Interview: Dr Ajmal Khan on the future of ruminant nutrition

LifeStart sat down with Dr Ajmal Khan, Senior Scientist for Ruminant Nutrition at AgResearch, New Zealand, to discuss the future of ruminant nutrition

LifeStart: Why and how did you first become interested in the field of ruminant nutrition?

Dr Khan: I was born into a family that has been engaged in animal and crop production in a fertile delta of the Indus for generations. I was fascinated by farm animals. My interest grew further while I was getting my undergraduate degree in Animal Science and my post-graduate degree in Animal Nutrition. Understanding the principles in animal nutrition and physiology, and translating them to improve on-farm performance of animals then became the passion of my life!

LifeStart: How important do you think the link is between ruminant nutrition in early life and lifetime performance? How so?

Dr Khan: Neonatal nutrition is linked to the performance of animals while they are young as well as potentially later in life. I always wondered why the animals with very similar genetic background (e.g. half-sisters) perform differently in a herd. The way we feed and rear the animals could potentially contribute to that variation. We are now exploring a "lactocrine hypothesis" or the epigenetic effects of feeding and rearing practices on the long-term performance of animals. We need more exploration to pinpoint mechanisms that are affected by early life experiences and which also persist over the lifetime of an animal.

LifeStart: What do you think will be some of the most important aspects of ruminant nutrition in the future?

Dr Khan: We need to do several things. We should aim to develop ethical, efficient, economically sound and environmentally friendly feeding systems. I like to call these the 4 E's. We also need to manage feeding and physiological transitions to reduce on-farm morbidity. Additionally, we should gain an understanding and possible ability to manipulate the rumen and gut micro-biome. It is also a goal to set up young ruminants for resiliency and efficiency over their lifetime.

LifeStart: Where do you think the research should go from here?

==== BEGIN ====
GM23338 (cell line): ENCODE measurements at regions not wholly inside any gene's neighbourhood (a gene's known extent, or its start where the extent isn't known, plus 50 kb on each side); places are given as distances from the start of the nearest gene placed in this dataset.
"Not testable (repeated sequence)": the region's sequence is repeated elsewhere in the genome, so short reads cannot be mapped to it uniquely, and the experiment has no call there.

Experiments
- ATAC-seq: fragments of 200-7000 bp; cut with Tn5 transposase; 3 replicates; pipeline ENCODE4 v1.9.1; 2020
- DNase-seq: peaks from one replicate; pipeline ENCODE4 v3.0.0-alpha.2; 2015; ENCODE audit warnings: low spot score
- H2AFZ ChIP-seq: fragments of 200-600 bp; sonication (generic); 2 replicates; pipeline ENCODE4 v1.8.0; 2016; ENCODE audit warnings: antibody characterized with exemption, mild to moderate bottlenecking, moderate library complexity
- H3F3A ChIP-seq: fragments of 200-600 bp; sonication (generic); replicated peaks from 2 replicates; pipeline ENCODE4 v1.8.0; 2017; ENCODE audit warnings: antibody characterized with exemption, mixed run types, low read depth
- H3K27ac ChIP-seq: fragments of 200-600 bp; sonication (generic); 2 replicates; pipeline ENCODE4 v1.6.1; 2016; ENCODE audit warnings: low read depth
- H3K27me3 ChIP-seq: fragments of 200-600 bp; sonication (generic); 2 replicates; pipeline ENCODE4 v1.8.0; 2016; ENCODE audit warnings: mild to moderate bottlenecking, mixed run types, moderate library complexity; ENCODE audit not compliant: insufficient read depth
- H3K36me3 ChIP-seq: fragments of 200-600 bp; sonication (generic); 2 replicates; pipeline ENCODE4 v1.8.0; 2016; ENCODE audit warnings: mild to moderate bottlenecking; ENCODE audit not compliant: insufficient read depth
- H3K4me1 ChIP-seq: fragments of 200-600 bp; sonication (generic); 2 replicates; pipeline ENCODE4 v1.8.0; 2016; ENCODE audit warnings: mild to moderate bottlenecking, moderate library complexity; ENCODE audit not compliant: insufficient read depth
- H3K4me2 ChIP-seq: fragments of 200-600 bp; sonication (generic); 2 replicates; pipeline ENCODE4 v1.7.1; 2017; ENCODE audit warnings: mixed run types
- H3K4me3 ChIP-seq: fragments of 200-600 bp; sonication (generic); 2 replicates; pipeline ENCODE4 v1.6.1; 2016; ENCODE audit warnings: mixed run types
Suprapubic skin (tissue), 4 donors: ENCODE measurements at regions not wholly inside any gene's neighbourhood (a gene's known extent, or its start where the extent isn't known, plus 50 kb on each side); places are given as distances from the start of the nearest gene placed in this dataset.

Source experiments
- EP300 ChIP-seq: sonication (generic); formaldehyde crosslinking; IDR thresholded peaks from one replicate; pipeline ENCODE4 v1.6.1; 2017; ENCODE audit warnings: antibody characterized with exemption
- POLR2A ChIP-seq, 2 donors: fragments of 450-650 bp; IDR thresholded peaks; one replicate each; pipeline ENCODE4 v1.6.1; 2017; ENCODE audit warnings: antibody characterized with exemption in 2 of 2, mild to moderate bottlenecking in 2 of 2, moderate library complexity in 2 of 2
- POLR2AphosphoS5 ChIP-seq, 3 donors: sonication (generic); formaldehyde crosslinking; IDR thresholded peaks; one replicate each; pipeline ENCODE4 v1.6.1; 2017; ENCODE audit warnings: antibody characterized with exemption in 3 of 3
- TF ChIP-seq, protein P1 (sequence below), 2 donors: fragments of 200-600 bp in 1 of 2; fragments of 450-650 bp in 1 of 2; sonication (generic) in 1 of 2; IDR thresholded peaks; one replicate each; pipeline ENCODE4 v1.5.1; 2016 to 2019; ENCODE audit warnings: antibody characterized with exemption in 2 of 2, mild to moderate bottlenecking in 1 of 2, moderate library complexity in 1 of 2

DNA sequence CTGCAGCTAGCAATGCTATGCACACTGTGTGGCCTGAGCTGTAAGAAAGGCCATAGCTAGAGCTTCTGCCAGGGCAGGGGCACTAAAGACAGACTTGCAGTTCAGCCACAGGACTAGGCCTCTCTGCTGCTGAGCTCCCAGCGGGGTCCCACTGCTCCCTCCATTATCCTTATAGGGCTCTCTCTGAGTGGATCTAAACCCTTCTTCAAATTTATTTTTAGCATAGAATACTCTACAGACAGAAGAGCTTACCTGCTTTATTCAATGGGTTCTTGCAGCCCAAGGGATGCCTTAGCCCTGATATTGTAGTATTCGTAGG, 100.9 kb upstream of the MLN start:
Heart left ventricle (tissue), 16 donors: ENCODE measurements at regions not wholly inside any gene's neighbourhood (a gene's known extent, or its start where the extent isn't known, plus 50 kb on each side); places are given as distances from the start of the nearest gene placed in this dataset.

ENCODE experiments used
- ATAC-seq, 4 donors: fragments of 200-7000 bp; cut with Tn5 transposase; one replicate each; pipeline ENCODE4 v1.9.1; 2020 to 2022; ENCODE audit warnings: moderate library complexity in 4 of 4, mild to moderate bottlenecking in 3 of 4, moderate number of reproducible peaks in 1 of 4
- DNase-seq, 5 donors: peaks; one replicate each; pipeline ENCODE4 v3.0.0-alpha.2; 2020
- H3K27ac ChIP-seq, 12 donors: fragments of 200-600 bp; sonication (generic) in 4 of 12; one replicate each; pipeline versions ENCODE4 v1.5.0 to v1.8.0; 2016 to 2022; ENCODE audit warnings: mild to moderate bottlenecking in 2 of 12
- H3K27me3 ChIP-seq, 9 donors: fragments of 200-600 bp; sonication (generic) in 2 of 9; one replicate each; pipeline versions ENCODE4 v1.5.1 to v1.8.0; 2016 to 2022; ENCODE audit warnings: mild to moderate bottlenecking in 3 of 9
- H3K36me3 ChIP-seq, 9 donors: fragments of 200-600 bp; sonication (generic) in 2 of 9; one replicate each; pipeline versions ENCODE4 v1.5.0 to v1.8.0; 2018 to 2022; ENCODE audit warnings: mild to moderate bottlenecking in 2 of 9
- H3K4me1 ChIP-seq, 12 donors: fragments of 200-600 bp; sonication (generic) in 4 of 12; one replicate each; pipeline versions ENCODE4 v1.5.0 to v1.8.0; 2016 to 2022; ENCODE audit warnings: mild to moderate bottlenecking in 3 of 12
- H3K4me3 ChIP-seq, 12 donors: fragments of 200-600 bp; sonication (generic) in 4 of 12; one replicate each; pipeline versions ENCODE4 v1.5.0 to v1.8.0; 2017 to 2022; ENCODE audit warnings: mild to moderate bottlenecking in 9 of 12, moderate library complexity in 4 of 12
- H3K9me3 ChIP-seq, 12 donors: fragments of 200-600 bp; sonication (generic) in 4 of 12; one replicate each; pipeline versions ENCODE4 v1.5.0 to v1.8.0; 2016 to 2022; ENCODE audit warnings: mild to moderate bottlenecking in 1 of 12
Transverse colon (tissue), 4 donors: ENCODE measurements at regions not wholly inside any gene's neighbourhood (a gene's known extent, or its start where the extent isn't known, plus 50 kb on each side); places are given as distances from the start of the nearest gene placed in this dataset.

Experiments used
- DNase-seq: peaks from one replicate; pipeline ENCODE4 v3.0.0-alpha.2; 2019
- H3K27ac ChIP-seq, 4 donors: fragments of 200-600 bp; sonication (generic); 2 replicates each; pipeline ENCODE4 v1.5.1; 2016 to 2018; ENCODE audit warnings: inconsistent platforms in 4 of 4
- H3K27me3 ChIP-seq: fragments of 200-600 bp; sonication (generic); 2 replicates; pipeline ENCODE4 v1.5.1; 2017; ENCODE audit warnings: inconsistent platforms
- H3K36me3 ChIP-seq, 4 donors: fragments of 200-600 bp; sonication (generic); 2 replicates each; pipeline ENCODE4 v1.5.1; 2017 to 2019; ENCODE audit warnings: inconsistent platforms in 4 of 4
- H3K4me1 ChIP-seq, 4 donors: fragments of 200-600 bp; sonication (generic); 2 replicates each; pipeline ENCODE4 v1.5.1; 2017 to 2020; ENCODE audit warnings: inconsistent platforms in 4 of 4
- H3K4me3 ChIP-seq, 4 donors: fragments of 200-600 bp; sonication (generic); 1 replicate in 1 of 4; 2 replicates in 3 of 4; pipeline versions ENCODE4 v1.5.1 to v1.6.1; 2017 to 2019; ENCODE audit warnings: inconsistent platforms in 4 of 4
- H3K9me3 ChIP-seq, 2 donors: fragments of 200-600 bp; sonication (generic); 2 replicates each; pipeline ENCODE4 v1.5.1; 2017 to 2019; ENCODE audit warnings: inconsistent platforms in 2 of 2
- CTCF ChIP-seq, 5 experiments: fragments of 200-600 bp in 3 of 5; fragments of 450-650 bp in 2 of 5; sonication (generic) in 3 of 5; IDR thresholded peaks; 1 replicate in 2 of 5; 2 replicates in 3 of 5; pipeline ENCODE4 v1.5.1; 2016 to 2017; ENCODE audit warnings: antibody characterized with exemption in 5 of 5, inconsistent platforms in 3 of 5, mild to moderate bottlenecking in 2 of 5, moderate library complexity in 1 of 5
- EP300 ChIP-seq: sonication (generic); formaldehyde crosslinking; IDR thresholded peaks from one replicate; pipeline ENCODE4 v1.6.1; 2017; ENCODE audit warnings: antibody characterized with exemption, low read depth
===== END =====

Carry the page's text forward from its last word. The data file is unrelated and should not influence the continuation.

Dr Khan: With rapid, on-going progress in both biological and computational tools, we are entering an era of precision in agriculture where we will continuously generate and use enormous amount of biological data for decision-making and precision feeding. Therefore, a marriage between animal biology, sensor technologies, Big Data and/or IT is required, and this will potentially challenge the orthodox ways of experimentation for discovery and/or its application.

LifeStart: Do you find it difficult for farmers to transition to new ideas in ruminant nutrition after being rooted somewhat in the thoughts and ideas of the past? Or, do you find that farmers are open to new, science-based approaches?

Dr Khan: Transition is always interesting and difficult! Generally, farming is an income generating activity for both rural families and larger agriculture companies & cooperatives. There is always variability in the farming community about taking up new things because of differences in personal attitudes, size of operations, skills, time, competition and investment. Farmers generally adapt to new technologies to improve farm income, return on investment or to abide by new rules and laws. Demonstrating the need and benefits of an innovation clearly, and in real life applications, can attract farmers towards new things.

LifeStart: If you have found it tough to convey the importance of new understandings about ruminant nutrition, what do you feel would make accepting these new ideas and methods easier?

Dr Khan: We really need to do a good job of defining the needs as well as demonstrating the benefits to farmers. Once they fully understand the positive changes these new methods and technologies can bring about, they will want to try. And once they try, they will see the results for themselves!

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